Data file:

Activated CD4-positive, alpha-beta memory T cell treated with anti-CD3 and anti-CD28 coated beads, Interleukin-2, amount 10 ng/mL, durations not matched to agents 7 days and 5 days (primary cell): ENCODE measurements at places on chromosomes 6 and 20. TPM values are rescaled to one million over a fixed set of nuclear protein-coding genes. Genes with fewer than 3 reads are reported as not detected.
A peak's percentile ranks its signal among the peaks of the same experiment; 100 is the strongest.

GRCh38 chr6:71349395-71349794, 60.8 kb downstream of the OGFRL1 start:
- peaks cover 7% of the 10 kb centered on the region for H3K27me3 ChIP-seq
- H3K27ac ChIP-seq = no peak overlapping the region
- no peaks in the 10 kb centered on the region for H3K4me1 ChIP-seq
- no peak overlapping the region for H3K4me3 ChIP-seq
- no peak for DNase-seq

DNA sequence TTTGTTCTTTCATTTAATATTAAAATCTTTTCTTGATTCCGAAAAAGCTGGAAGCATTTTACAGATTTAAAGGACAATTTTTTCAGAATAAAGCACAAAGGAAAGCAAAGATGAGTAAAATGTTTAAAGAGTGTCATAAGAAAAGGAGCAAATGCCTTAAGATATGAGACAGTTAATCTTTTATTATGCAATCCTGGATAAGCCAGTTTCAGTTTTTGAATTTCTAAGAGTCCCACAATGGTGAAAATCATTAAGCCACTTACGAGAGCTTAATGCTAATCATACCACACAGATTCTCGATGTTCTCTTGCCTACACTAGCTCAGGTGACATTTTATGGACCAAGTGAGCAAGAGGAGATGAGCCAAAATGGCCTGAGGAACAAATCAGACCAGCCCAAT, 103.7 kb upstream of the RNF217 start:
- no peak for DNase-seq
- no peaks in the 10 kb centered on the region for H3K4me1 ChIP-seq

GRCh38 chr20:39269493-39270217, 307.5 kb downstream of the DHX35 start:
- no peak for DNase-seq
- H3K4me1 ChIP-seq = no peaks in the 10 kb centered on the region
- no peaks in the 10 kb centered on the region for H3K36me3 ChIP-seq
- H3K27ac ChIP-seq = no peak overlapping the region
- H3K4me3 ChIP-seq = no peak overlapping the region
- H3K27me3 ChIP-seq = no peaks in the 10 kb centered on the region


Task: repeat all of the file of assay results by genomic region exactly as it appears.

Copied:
Activated CD4-positive, alpha-beta memory T cell treated with anti-CD3 and anti-CD28 coated beads, Interleukin-2, amount 10 ng/mL, durations not matched to agents 7 days and 5 days (primary cell): ENCODE measurements at places on chromosomes 6 and 20. TPM values are rescaled to one million over a fixed set of nuclear protein-coding genes. Genes with fewer than 3 reads are reported as not detected.
A peak's percentile ranks its signal among the peaks of the same experiment; 100 is the strongest.

GRCh38 chr6:71349395-71349794, 60.8 kb downstream of the OGFRL1 start:
- peaks cover 7% of the 10 kb centered on the region for H3K27me3 ChIP-seq
- H3K27ac ChIP-seq = no peak overlapping the region
- no peaks in the 10 kb centered on the region for H3K4me1 ChIP-seq
- no peak overlapping the region for H3K4me3 ChIP-seq
- no peak for DNase-seq

DNA sequence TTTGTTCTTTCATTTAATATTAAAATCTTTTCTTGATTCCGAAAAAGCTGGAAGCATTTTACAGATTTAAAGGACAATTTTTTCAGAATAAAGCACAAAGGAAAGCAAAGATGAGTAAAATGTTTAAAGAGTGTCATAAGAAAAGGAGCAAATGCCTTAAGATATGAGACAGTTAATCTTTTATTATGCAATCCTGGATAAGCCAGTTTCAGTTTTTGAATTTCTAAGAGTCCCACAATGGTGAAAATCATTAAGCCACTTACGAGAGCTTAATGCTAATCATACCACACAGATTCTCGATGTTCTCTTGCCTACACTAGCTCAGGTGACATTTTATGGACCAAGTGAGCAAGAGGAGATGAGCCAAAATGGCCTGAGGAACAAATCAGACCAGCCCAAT, 103.7 kb upstream of the RNF217 start:
- no peak for DNase-seq
- no peaks in the 10 kb centered on the region for H3K4me1 ChIP-seq

GRCh38 chr20:39269493-39270217, 307.5 kb downstream of the DHX35 start:
- no peak for DNase-seq
- H3K4me1 ChIP-seq = no peaks in the 10 kb centered on the region
- no peaks in the 10 kb centered on the region for H3K36me3 ChIP-seq
- H3K27ac ChIP-seq = no peak overlapping the region
- H3K4me3 ChIP-seq = no peak overlapping the region
- H3K27me3 ChIP-seq = no peaks in the 10 kb centered on the region